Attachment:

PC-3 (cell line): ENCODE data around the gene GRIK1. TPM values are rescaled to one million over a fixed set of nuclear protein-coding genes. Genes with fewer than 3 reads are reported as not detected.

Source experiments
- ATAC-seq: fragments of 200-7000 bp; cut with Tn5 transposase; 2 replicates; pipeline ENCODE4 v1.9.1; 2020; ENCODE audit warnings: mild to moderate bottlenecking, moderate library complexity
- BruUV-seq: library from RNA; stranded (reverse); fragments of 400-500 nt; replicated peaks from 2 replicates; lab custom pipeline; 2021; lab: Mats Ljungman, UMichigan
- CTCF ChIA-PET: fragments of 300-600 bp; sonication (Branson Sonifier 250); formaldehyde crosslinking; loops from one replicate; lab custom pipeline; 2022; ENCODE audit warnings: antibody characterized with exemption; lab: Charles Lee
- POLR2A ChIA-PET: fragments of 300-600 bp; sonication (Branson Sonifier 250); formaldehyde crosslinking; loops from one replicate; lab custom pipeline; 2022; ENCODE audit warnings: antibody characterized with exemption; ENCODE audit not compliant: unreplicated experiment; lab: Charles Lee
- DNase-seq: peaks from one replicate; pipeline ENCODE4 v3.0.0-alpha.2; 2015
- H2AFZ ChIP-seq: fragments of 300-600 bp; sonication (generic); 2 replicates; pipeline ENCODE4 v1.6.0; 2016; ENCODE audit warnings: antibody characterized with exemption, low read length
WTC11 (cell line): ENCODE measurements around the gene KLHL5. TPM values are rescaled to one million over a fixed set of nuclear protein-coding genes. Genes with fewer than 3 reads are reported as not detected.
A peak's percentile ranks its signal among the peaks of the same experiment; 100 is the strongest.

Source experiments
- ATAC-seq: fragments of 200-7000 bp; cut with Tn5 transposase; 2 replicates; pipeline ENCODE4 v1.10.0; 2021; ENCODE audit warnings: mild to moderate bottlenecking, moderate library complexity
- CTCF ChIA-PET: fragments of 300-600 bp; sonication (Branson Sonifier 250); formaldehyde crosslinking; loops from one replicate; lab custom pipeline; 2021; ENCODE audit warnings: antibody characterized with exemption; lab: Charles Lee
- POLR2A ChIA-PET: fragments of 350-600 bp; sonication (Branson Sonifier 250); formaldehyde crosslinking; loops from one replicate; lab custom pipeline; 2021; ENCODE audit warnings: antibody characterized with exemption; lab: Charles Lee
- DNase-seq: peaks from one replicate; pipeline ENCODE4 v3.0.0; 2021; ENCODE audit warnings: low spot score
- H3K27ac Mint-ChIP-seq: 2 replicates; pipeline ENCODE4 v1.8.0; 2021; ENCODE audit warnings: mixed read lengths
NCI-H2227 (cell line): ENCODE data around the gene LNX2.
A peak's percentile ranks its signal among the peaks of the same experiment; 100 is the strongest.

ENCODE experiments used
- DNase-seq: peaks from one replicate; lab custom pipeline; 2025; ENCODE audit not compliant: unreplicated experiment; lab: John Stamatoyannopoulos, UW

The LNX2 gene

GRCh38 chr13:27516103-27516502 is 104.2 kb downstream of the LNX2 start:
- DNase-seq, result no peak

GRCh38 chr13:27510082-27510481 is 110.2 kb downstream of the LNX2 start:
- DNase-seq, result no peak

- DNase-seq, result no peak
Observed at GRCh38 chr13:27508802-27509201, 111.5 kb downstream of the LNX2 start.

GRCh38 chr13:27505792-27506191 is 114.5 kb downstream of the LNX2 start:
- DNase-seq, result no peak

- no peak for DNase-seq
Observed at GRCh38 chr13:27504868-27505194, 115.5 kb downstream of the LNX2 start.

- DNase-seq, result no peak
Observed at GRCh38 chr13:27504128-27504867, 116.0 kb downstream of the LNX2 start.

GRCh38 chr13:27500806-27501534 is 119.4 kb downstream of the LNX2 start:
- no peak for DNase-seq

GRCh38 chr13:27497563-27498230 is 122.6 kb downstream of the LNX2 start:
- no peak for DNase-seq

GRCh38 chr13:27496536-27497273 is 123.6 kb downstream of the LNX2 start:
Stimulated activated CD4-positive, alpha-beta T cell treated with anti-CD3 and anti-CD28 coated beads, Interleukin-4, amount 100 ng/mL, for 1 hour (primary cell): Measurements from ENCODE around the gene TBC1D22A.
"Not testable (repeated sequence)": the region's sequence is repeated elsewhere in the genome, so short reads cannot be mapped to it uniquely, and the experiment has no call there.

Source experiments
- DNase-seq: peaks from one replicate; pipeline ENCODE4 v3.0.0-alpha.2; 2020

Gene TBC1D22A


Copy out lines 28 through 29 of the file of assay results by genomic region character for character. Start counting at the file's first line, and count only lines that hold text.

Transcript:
GRCh38 chr13:27505792-27506191 is 114.5 kb downstream of the LNX2 start:
- DNase-seq, result no peak